• @Gerrard

            FAA has to mandate a third one on jumper seat for safe flights!

          • @Pedro

            Three pilots is good – must greatly reassure the pax and LUV and Co are delighted to play the generous employer

            But did not BA have some kind of elaborate drone like auto pilot from Centricom system softwared up to prevent all these human failures?

            Whatever happened to that scheme – perhaps @RobBot will tell

        • @ Pedro
          That’s really scary, because it indicates that the problem would have gone undiscovered if the plane had just started up as normal. You then have a hidden issue just waiting to cause a future problem at an unpredictable moment.
          I would expect the FAA to determine *exactly* when this inadequate grounding design first started to occur in delivered planes, and the NTSB to examine to what extent this issue may have played a role in the MAX crashes. I’m surprised that there hasn’t yet been a broader grounding.

          • @ Bryce @ @Gerrard White. Your constant brow beating at Rob, and, increasingly DoU Doesn’t contribute to anything close to what this board is about. C’mon, Hamilton, as much as I don’t like to show my presence felt, these dudes stifle the conversation. Sorry, that’s how I see it.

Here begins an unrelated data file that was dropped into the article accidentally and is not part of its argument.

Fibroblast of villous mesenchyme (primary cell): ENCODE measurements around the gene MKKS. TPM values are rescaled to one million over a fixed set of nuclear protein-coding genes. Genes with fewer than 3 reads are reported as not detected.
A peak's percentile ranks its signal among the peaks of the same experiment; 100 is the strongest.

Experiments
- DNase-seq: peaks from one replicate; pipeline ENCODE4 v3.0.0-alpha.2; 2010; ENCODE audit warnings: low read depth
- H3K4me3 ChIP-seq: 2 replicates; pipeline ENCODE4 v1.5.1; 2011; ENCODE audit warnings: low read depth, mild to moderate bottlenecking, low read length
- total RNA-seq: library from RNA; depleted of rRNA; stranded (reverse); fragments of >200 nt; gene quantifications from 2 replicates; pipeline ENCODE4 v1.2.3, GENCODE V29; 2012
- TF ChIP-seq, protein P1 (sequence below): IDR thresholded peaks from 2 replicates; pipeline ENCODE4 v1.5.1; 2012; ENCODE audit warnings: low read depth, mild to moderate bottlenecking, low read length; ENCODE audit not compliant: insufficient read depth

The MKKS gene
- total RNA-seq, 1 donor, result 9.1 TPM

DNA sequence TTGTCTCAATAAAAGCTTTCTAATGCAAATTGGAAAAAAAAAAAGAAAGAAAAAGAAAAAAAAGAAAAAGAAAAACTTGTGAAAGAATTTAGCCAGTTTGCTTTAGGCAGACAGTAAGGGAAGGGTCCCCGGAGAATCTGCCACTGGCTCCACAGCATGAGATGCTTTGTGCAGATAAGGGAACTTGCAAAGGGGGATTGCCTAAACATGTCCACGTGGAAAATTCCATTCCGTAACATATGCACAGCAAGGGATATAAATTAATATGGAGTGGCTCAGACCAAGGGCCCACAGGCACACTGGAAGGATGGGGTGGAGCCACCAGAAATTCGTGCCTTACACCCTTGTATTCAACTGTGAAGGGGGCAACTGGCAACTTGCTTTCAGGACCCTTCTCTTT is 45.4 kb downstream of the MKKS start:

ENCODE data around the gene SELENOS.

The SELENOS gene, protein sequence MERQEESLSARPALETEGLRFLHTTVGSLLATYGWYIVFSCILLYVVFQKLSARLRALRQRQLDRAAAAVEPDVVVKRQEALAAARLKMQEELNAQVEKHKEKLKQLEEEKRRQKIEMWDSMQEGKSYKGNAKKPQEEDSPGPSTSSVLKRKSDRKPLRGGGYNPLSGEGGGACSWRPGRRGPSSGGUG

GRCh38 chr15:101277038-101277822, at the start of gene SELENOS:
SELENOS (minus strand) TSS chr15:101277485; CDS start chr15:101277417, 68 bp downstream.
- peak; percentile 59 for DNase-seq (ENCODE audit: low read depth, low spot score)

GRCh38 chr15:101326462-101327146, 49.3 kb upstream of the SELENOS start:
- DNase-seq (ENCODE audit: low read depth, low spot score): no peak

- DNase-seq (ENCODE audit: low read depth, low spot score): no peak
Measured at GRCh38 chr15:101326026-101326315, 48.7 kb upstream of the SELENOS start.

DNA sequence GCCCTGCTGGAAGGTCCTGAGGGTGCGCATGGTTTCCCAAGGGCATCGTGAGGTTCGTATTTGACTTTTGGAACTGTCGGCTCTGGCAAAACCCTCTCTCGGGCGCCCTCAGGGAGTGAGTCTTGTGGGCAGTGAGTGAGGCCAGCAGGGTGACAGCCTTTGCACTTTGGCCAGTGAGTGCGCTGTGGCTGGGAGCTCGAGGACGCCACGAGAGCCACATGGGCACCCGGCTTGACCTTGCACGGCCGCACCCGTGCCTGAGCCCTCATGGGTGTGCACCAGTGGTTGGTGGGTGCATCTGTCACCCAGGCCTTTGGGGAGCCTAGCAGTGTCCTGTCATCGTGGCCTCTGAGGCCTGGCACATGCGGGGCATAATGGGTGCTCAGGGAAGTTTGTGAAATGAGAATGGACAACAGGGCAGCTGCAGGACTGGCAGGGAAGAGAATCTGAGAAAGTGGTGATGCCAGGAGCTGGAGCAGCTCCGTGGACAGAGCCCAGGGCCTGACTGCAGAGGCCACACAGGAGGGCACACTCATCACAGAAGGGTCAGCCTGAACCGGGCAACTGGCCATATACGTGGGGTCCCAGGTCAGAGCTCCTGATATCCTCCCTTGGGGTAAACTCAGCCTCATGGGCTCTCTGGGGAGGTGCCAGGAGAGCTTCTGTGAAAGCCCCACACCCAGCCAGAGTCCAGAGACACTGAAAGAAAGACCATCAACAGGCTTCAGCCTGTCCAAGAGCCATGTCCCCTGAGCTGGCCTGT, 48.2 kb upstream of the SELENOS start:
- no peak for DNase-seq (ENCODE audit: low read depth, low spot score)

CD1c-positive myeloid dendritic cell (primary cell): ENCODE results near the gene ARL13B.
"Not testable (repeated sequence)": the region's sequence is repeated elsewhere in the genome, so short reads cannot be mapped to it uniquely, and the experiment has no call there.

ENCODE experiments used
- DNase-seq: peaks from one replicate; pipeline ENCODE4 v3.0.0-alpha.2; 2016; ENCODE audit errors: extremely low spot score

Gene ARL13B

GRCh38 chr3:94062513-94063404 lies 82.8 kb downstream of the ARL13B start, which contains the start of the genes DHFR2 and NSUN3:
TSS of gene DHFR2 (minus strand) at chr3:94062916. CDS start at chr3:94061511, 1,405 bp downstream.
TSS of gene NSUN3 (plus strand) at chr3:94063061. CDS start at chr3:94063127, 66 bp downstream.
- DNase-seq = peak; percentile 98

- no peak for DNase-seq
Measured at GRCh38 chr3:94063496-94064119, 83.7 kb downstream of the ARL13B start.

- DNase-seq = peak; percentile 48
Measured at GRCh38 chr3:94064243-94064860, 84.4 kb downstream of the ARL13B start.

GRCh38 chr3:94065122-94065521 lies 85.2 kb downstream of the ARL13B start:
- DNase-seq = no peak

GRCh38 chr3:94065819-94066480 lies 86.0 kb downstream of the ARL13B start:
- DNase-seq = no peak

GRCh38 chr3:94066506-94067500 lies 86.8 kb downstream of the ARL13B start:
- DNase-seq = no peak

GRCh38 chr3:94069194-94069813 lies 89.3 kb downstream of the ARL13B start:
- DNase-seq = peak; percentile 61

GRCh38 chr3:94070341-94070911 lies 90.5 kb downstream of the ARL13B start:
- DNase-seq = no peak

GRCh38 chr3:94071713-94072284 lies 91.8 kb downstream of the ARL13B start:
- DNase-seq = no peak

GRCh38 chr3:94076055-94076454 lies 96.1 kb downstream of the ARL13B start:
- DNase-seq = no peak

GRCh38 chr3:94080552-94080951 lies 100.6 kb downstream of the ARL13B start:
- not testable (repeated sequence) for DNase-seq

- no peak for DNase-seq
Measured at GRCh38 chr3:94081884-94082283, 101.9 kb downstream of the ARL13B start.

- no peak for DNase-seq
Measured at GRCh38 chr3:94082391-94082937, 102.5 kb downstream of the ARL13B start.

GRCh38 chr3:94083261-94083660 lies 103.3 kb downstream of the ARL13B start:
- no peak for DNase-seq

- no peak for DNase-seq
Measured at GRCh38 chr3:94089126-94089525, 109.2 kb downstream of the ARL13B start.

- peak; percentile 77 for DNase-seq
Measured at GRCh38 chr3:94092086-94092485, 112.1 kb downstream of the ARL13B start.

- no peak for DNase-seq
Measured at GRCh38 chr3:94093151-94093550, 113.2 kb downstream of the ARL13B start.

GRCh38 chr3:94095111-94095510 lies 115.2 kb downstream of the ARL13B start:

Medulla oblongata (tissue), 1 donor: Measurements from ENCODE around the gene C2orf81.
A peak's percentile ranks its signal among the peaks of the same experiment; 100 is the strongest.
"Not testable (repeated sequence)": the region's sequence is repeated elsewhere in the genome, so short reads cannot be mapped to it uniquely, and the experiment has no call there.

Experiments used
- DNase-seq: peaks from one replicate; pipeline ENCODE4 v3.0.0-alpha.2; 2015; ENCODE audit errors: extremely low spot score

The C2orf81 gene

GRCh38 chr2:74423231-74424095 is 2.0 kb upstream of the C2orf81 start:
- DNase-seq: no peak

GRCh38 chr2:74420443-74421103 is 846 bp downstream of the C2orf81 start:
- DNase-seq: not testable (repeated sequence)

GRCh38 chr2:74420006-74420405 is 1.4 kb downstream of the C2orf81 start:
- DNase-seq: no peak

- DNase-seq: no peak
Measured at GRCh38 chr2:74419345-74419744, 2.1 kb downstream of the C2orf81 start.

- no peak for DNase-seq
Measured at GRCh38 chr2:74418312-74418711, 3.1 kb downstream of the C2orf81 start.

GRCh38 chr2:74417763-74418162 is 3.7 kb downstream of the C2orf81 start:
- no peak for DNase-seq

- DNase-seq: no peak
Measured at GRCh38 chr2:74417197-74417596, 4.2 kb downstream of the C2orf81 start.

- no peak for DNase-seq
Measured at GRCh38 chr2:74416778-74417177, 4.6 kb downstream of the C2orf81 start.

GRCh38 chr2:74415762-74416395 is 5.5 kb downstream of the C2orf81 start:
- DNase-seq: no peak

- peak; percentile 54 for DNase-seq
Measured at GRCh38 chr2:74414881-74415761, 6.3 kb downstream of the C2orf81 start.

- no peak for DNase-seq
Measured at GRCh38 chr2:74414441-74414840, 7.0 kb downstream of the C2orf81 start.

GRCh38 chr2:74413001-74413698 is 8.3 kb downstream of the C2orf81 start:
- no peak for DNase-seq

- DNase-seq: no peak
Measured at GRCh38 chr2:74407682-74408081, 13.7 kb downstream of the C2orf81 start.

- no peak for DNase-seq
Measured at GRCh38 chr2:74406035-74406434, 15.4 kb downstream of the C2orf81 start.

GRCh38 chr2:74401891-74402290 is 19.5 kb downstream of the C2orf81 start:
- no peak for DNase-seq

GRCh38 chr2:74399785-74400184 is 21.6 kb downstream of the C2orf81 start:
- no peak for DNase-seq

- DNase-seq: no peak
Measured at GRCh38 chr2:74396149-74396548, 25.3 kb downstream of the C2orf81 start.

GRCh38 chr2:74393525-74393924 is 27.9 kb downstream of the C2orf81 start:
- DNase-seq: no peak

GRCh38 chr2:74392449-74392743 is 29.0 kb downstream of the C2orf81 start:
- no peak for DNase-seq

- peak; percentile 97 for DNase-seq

• @Ravioli: Each has been suspended in the past for going too far. So has Rob. I won’t hesitate to do so again.

            Hamilton

          • @ Ravioli Kaye
            Can you point out when/where I last said something about Rob?

            As regards DoU, he (politely) gets back what he gives. Perhaps you should look at the extent to which his posts “stifle the conversation”, and the extent to which others are attempting to “un-stifle” that same conversation. His posts regularly snap at @Pedro, and he’s increasingly resorting to conspiracy theories — including using the label “Leninist” to tar people who don’t share his views on China. A quote from above:
            “That’s the whole plan of the advocates of the Leninist party-state system. They pop up everywhere ……where they aren’t busy doing shanzhai”
            That particular sneer prompted reactions from various commenters other than the ones you have (very selectively) identified.

            I’m very much in favor of maintaining civil comments here. Please check your facts before finger-pointing.

          • @Ravioli Kaye

            Comments to @Rob are in the past – he rain into trouble and was suspended, one must assume partly at least due to the failures you attribute to me and to Bryce alone

            As for DoU he appears to have inherited @Rob’s enthusiastic use of conspiracy theories in attributing any views that differ from his as the result of a Marxist Leninist plot à la reds under the bed throwback